Observation planning with JSkyCalc

by Jane on May 25, 2010

JSkyCalc is an easy-to-install ephemeris tool that helps you plan your observing runs, then carry them out as efficiently as possible.  It’s a graphical revival of the venerable Skycalc by John Thorstensen of Dartmouth.

Airmass-plotting tools exist for ESO and Keck.  The advantage of JSkyCalc is that it calculates everything you’ll need for observing, and it knows all major observatories—one tool can plan all your runs.

There are 2 versions of JSkyCalc:  a web version, and a downloadable version.  I recommend downloading it, so that you can load lists of targets.  On my Mac (OS X 10.5),  a simple double-click of “JSkyCalc.jar” starts the program.

Here’s a simple demo.  Start JSkyCalc and select an observatory.  The main screen looks like this:

Enter a date & time (there’s a button for “now”).  Hit “Nightly Almanac” to see the times of sunset, sunrise, and twilight.  Hit “Object Lists” and load a set of objects; in this example I’ve loaded three standard stars.   (Hit “Help” to learn the catalog format.)

Select all targets with shift-click.  The “Sky Display” window shows you the positions of your objects with respect to the constellations and the moon.

Hit “Airmass Graphs”, to bring up a plot of airmass curves throughout the night.  Click on the airmass graph to change the time to where you clicked.  Select one target in the Object Selector box, and the main screen will update to show you its coordinates & hourangle, along with the parallactic angle and barycentric velocity correction at the displayed date/time.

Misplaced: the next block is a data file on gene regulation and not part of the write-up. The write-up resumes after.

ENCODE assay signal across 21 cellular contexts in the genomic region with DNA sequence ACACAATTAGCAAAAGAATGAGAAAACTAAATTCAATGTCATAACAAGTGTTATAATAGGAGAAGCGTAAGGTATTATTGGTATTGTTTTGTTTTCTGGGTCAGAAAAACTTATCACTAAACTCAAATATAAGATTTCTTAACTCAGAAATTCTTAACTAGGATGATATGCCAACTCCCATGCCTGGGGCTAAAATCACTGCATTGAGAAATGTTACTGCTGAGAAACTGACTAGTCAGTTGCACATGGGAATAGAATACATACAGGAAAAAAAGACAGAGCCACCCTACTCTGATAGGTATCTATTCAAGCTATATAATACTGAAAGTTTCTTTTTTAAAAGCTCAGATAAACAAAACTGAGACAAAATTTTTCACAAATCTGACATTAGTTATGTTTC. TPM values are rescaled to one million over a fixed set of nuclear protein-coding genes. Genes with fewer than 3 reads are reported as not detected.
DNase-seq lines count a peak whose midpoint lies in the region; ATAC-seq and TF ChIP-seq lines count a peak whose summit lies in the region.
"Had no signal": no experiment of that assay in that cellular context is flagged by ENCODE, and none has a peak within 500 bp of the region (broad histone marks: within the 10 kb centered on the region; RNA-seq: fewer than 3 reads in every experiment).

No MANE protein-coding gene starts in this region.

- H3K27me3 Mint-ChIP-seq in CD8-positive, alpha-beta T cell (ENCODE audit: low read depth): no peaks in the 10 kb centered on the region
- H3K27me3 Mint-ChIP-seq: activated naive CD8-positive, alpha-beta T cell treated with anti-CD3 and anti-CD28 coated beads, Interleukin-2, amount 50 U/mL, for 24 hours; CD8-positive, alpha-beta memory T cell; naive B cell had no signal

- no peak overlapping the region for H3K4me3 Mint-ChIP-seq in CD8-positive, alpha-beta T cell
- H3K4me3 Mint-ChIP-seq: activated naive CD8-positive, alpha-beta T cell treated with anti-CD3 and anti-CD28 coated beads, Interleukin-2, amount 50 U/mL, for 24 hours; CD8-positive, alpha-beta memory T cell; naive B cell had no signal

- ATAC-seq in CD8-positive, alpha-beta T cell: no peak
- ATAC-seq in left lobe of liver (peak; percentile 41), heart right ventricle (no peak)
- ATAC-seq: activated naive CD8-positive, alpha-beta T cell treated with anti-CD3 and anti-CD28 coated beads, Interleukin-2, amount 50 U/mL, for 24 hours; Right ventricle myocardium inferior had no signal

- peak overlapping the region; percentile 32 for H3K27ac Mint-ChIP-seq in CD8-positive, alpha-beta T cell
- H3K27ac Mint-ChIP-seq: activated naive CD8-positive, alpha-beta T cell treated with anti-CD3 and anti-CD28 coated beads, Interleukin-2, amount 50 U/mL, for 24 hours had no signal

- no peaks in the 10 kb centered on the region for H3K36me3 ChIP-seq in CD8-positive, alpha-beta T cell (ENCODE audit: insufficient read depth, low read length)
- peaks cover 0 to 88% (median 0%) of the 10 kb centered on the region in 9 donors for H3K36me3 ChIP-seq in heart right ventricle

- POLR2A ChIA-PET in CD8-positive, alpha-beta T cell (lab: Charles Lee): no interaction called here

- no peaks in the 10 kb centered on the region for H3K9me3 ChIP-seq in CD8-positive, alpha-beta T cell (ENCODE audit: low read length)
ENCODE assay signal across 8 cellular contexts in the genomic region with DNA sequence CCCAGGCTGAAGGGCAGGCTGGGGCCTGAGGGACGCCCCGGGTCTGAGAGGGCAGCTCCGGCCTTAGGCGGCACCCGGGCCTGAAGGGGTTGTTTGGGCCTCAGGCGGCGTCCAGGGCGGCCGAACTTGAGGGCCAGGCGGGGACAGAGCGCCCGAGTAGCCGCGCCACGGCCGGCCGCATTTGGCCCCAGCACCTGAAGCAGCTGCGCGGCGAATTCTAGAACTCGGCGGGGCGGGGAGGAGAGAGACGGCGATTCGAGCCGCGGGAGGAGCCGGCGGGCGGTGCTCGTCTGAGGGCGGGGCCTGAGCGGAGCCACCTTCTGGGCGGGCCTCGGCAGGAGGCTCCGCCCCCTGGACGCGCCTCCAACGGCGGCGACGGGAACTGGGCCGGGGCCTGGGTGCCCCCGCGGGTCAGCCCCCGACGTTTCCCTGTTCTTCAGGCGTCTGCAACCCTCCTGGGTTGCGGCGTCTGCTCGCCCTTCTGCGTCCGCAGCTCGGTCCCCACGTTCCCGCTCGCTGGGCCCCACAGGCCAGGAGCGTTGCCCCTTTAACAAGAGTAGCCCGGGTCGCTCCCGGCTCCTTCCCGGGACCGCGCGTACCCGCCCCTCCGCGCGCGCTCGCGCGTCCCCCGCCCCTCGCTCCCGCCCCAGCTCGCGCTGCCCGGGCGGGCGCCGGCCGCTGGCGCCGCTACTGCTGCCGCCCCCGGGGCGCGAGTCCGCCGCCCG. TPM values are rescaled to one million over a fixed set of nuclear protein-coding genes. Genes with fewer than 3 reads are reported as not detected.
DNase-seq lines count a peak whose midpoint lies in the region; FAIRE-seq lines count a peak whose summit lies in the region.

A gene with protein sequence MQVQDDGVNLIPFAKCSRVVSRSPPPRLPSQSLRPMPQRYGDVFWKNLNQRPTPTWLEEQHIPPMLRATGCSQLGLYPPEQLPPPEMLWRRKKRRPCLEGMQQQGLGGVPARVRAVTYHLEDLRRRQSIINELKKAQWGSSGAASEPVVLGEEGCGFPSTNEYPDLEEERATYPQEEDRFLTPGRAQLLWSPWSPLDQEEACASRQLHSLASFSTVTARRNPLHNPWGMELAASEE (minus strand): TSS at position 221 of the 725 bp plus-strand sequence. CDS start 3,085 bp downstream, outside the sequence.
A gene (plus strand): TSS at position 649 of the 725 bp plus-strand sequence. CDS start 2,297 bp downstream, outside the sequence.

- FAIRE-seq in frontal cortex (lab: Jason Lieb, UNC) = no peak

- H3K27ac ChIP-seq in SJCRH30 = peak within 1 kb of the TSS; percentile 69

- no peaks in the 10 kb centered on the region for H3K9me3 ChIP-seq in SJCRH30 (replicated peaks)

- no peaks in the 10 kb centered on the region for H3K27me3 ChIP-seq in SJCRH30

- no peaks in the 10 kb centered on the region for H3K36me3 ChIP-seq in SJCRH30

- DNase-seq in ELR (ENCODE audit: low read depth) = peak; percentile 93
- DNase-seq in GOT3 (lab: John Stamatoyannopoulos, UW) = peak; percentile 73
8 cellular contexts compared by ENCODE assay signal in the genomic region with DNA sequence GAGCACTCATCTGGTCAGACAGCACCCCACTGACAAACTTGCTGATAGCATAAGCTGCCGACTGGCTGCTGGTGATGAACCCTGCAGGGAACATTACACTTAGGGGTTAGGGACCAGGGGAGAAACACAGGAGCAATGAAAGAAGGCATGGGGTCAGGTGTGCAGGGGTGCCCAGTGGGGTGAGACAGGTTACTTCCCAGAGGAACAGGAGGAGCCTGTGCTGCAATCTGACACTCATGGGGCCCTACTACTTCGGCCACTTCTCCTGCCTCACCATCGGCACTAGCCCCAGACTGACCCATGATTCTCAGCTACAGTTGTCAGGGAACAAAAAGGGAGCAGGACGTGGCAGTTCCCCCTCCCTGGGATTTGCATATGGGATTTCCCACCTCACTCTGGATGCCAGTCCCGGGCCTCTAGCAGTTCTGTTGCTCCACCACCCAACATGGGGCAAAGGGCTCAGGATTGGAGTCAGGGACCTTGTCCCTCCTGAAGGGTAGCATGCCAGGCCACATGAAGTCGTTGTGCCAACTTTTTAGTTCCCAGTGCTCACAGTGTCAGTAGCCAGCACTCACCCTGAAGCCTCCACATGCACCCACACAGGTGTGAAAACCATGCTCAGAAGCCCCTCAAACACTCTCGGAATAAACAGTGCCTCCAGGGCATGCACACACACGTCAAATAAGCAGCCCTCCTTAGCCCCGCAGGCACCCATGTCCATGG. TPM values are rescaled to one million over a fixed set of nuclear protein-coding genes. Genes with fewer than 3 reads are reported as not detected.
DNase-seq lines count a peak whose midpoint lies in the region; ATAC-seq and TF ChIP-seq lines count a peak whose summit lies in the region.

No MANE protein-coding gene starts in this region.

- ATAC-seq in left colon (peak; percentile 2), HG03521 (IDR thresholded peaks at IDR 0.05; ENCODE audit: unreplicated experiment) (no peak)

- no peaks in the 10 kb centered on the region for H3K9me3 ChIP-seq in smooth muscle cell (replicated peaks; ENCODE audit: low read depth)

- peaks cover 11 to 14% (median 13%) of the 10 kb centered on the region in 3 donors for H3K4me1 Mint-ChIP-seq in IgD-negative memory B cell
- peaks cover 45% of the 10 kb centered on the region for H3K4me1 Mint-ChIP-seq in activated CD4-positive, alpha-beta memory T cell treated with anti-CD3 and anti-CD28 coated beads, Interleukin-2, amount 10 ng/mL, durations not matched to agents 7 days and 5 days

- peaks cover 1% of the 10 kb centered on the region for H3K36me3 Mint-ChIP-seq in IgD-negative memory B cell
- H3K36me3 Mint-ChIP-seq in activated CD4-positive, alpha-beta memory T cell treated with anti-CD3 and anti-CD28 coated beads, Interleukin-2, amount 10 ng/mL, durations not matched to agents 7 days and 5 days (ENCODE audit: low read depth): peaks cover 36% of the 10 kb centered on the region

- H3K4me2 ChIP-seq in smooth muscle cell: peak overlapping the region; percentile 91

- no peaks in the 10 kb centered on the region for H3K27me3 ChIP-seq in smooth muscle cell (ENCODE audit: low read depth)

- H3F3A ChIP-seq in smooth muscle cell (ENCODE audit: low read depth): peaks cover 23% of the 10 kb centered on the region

At the telescope, hit “Set to Now” to show current conditions.  Even better, you can ask JSkyCalc to update in real time: try setting “sleep” to ~60 s, and hit “Auto Update.”   Select all targets, and check the airmass graph: a vertical bar shows you the current time.  This is a handy aid for deciding when to switch targets and observe standard stars.

That’s just a quick look.  JSkyCalc’s “Help” button has more details.

Two grumbles so far:  First, I can’t figure out how to PRINT!  I’m currently screen grabbing the airmass plot, and using “convert -negate” to make a printer-friendly version.  Anyone know a better way?  Second, since Keck has unique pointing constraints, you still need to use their tool to calculate how far down in elevation you can follow a given source.

JSkyCalc, free

{ 5 comments… read them below or add one }

1 Kurtis W. May 26, 2010 at 1:15 am

JSkyCalc has become my favorite observing planning tools. There are many more functions than Jane mentions (and many more than I’ve used). Some of my favorites are the seasonal visibility, including hours per night above certain airmasses as a function of both dark and bright time, estimates of the local sky brightness due to the lunar phase and position, and warnings if the moon or a planet is close to your target.

I don’t think that it is currently capable of printing, but I bet if you ask John Thorstensen he’ll work on it some night when he’s bored. My own wish would be to have it as an iPhone app; I could use fast access to these planning tools during conference dinners.


2 Trent Dupuy May 26, 2010 at 7:06 am

I’ve found JSkyCalc extremely useful when I’m at the telescope in crisis mode. (For planning, I just use some IDL scripts and intuition.) When certain regions of the sky are inaccessible for a variety of reasons (clouds, windshake, the moon, or laser collisions), the sky view in JSkyCalc helps me figure out which targets I can actually do in real time. This is not a simple task without a visualizer, as I’m usually picking from ~80 targets or so that are all over the sky (brown dwarfs, etc.).

I think the feature that I like most is the fact that it can accept Keck-style starlists as is, which makes it super easy to use.


3 Kelle May 26, 2010 at 1:33 pm

There is also a wiki entry for pre-observing tools: Airmass and Visibility Plots.


4 Maryam November 13, 2014 at 3:36 pm

The current link to Jskycalc leads to the official Dartmouth webpage – is the link still broken ( I remember some discussion on it on the FB astronomers group in Sept)? I also couldn’t find the link for downloading it via google searches and other links – they all lead to the Dartmouth webpage. Thanks!


5 Maryam November 13, 2014 at 4:51 pm

D’uh (or however you spell it) – it’s on the following website

Leave a Comment

Previous post:

Next post: